Engineering Rome

Battling Consolidation & Flooding in Rome Through the Ages


When one thinks about engineering in Ancient Rome, they usually think of famous successes such as the aqueducts, the Colosseum, and the invention of concrete. Like any civil engineer, I too found great interest in these subjects during my time studying in Rome; however, the main item that caught my interest involved the influence of soil on these feats of engineering. Centuries of volcanic activity and alluvial deposits from floods influenced the geotechnical properties of the soil making it susceptible to consolidation. Over the course of this article, I will explain these geotechnical properties, the techniques utilized by Ancient Romans to combat the issues that arose from these properties, and how modern-day Rome preserves ancient structures that have been affected over the centuries by geotechnical issues.

The Impact of Floods in Rome & How They Were Addressed:

One cannot discuss the early development of Rome without mentioning the influence of the Tiber River. Frequent flooding of this river greatly changed the landscape and soil properties by distributing alluvial deposits throughout the area. As the city developed, Romans perfected their methods of combatting these floods, reducing the impact of the Tiber on the cityscape.

As displayed in the map below in Figure 1, modern day Rome developed around the Tiber, and the river ran adjacent to the Seven Hills of Ancient Rome, shown in Figure 2.

Figure 1: Map of current day Rome & the Tiber River [11].

Figure 2: Map of Ancient Rome, the Seven Hills, and the Tiber River [4].

The proximity of the marsh lands that the city is located on to the Tiber has led to great impact of the soil composition in the surrounding area. To have a greater understanding of the geotechnical influence of these floods though, one must understand the historical magnitude of the Tiber River’s floods, and what measures were taken to avoid more flooding over time.

The earliest recorded Tiber River flood occurred in BC 414 and there are primary sources documenting 33 individual instances of flooding over an 812-year period, with the last one occurring in AD 398 [1]. However, geological evidence indicates that flooding might have been more frequent with episodes occurring every few years [1]. In the case of the Tiber River, the repeated flooding of Rome was caused by heavy rainfall that would swell beyond its normal levels past the existing embankment during the winter or spring. Floods such as these are cyclical, hence why these instances were repeated potentially every few years. The intensity of the floods during and prior to the Middle Ages is difficult to quantify. However, there are reports from these periods of floods making the streets of Rome able to navigate by boat, drowning cattle, and sweeping people off their feet, but since there are no measurements recorded, the exact severity of these floods is unknown [1].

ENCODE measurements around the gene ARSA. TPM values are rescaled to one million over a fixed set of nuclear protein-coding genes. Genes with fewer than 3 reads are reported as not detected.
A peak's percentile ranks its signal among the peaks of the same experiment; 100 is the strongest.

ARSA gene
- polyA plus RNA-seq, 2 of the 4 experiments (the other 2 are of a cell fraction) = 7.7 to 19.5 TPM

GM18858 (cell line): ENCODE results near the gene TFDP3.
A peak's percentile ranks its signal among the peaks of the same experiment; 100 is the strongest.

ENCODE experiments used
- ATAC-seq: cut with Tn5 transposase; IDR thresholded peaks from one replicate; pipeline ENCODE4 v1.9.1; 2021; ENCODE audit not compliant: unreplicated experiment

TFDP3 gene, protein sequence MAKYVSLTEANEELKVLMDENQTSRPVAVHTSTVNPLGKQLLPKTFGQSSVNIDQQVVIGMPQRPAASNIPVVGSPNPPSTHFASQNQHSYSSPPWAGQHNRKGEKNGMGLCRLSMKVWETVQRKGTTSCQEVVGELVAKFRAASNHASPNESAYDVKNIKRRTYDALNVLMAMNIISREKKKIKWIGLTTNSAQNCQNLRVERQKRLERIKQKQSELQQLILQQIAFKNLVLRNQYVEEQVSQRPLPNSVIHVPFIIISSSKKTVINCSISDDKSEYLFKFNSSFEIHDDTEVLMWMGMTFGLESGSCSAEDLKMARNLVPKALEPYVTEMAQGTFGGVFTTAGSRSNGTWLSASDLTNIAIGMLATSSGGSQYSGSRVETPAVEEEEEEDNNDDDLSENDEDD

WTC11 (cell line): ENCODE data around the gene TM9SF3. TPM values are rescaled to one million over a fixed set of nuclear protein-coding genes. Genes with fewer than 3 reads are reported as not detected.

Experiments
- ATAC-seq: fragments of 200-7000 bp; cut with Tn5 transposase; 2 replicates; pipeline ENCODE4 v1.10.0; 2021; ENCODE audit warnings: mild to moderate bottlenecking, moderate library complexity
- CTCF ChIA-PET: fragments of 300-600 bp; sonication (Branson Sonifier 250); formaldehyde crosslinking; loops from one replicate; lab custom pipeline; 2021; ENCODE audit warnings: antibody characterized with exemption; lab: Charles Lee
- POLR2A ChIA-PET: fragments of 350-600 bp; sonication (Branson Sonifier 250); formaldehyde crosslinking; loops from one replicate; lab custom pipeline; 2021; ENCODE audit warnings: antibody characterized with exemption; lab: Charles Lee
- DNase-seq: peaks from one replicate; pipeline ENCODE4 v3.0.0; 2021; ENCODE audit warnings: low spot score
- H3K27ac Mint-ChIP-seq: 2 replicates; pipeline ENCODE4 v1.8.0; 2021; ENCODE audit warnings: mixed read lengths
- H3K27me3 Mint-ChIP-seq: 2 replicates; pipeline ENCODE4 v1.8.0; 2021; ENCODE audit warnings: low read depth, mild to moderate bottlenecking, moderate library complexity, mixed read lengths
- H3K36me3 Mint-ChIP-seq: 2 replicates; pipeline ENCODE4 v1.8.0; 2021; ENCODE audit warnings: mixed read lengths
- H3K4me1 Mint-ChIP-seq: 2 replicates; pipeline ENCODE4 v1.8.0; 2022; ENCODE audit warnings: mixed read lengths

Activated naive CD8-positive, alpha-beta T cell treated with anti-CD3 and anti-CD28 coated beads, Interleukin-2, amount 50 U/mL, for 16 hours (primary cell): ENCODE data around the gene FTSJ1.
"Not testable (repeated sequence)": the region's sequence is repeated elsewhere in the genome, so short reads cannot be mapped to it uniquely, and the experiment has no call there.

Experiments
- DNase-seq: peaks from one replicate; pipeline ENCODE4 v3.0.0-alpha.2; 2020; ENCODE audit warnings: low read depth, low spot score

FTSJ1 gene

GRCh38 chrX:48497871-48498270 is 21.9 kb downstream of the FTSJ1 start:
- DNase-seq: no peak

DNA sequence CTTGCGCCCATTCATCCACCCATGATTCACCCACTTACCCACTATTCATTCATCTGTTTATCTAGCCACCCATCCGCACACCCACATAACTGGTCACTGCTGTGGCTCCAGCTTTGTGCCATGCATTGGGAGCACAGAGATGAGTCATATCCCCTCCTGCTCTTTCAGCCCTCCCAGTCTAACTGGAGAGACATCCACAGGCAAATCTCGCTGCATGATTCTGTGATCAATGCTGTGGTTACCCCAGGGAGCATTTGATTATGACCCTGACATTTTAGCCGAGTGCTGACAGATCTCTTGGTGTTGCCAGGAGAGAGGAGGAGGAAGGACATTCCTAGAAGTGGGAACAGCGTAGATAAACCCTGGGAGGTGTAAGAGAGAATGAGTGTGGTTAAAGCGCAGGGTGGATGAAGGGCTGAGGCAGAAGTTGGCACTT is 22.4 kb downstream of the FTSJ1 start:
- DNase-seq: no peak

Modern floods are measured by depth and magnitude of water being deposited. Following the Middle Ages, Romans started to record these in relation to the Tiber’s floods. There are currently 38 floods recorded with known or estimated levels above 15 MASL (meters above sea level). The average MASL is 6.7, but the greatest was recorded at 19.56 MASL [1]. Likewise, the average discharge recorded is 232.49 m^3/s and the highest value was recorded in 1900 at 3,300 m^3/s [1]. Evidence confirms that these averages would be on par for what was experienced in flooding prior to the Middle Ages as well, confirming the previous statements that flooding at these flow rates would be highly destructive to Ancient Rome’s people and more primitive infrastructure.